Title page for ETD etd-04262001-122914


Type of Document Master's Thesis
Author Power, Erik D.
URN etd-04262001-122914
Title A Nonlinear Finite Element Model of the Human Eye to Investigate Ocular Injuries From Night Vision Goggles
Degree Master of Science
Department Mechanical Engineering
Advisory Committee
Advisor Name Title
Duma, Stefan M. Committee Chair
West, Robert L. Jr. Committee Co-Chair
Herring, Ian P. Committee Member
Kress, Tyler Committee Member
Keywords
  • Goggles
  • Airbag
  • Model
  • Eye
Date of Defense 2001-04-20
Availability unrestricted
Abstract
Airbags have been saving lives in automobile crashes for many years and are now being used in helicopters. The purpose of this study was to investigate the potential for ocular injuries to helicopter pilots wearing night vision goggles when the airbag is deployed. A nonlinear finite element model of the human eye was constructed. Ocular structures never before included in finite element models of the eye, such as the fatty tissue, extraocular muscles, and bony orbit were included in this model. In addition, this model includes material properties up to rupture making the eye suitable for large deformation applications.

The model was imported into Madymo and used to determine the worst-case position of a helicopter pilot wearing night vision goggles. This was evaluated as the greatest Von Mises stress in the eye when the airbag is deployed. The worst-case position was achieved by minimizing the distance between the eyes and goggles, having the occupant look directly into the airbag, and making initial contact with the airbag halfway through its full deployment. By removing the extraocular muscles, the stress sustained by the eye decreased. Simulations with both the goggles remaining fastened and breaking away from the aviator helmet were performed. Finally, placing a protective lens in front of the eyes was found to reduce the stress to the eye but increase the force experienced by the surrounding orbital bones.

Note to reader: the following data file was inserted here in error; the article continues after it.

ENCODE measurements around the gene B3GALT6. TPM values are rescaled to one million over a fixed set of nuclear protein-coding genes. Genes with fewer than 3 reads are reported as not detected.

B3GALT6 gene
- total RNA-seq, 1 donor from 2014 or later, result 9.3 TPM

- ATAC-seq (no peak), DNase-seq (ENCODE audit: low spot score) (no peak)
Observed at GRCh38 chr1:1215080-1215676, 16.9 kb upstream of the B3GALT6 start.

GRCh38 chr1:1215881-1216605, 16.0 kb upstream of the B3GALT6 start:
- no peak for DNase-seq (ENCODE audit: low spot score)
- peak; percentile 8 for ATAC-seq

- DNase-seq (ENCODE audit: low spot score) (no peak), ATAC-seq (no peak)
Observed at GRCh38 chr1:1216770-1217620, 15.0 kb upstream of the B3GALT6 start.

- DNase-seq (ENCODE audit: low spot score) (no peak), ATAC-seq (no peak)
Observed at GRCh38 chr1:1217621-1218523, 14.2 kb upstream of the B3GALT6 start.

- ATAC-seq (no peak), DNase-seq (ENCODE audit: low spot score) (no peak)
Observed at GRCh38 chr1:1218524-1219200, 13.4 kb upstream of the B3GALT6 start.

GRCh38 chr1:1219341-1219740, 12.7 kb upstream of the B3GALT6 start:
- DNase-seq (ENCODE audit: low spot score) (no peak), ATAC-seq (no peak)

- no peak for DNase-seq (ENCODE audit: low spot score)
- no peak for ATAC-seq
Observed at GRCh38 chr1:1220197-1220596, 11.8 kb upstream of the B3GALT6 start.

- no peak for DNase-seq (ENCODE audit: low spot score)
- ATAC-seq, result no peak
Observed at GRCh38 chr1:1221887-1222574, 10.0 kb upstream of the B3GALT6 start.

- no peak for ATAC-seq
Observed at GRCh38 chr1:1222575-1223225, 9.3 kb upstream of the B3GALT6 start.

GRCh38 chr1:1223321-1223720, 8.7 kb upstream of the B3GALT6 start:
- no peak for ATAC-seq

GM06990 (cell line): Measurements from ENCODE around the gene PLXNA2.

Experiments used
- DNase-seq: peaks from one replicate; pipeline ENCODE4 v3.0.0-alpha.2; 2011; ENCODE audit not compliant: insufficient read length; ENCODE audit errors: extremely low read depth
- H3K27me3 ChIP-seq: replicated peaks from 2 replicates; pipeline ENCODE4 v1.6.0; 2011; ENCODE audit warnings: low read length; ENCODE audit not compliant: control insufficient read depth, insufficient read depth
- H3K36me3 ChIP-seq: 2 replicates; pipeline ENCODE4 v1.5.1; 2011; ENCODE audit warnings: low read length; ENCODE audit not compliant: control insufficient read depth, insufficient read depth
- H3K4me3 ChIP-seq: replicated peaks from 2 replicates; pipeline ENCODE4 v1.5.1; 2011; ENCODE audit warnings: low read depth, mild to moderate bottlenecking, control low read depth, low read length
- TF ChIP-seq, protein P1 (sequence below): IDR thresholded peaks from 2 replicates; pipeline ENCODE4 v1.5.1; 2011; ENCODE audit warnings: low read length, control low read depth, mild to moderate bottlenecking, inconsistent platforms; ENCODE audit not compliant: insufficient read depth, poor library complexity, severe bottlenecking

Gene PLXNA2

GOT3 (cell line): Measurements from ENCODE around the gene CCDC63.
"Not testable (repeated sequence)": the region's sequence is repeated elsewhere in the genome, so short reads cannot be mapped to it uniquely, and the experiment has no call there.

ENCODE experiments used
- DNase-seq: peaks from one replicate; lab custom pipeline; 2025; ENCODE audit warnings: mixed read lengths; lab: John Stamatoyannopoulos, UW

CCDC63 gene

The finite element model of the eye proved effective at evaluating the experimental boundary conditions, and could be used in the future to evaluate impact loading on eyes that have been surgically corrected and to model the geometry of the orbital bones.

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